…oh things ain’t what they used to be… – Marvin Gaye, 1971!
What was intended as an exercise in learning local ecology has become a documentation of its inexorable paving-over. Mostly in the name of more patio homes with 3-car garages, but also some strip centers (to buy crap to go in the garage), and a whole bunch of storage facilities (for the extra crap when the garage is full.)
Not far from here, one of the last chunks of wet pine flatwoods/sandy pine savanna, (or, ‘premier real estate opportunity’) is in planning to become a developer fantasy of multifamily housing and retail. It’s a place a few of us like to explore (trespass) to enjoy its incredible diversity of rare plants. birds, and other creatures. A few of the life forms found there might even be the last of their kind in this area. Any time of year is a good time to find something unusual and beautiful, especially if you are patient and enjoy squatting. And don’t mind biting or stinging bugs.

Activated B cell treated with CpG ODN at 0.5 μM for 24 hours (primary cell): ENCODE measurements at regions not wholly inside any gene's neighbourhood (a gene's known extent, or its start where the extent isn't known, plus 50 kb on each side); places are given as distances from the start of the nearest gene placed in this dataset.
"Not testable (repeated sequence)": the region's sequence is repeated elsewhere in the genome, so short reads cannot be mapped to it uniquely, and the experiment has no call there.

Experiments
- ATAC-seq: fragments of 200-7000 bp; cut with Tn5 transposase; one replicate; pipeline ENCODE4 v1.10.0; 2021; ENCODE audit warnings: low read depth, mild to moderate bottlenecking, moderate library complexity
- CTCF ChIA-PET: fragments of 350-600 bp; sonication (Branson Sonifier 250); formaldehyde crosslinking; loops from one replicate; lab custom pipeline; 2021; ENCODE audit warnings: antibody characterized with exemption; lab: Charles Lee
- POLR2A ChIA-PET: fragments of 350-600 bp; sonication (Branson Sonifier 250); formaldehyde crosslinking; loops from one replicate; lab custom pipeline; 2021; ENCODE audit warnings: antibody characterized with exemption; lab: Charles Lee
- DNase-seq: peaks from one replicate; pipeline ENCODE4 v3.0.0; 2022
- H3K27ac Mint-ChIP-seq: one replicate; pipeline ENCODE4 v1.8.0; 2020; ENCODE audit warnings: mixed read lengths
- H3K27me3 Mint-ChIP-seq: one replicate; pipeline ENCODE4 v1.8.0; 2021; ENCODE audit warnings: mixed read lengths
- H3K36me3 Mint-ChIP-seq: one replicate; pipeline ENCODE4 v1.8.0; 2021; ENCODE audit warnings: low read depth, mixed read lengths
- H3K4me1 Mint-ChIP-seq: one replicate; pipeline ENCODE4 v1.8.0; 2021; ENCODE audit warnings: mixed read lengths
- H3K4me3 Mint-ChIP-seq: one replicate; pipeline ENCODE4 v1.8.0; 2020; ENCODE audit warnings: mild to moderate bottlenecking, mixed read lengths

Like other remaining relic real places around here, this one is doomed for the grader. Efforts have been made with the owner, the county, and even various land trusts, but this little pocket just doesn’t seem to register as a keeper. And although wetland portions have been delineated, it is still possible to alter them with the right permits and greased palms. For the sake of visual record and posterity, here are some photos…
To honor an Am-ur-ikan tradition, maybe the owner will name the new development for what will be removed, plus a nonsensical ‘place’ word. As in Flytrap Plantation. Pond Pine Dunes. or Orchid Arbor. Perhaps some boutique-ish-looking price tags on the plants might help? On second thought, bad idea (and a big part of the problem to begin with) – isolating plants from ecological context for pure aesthetics devalues the magic of the assemblage. Fear would be a better motivator to leave this alone – there is no shortage of snakes… SSSSSS…..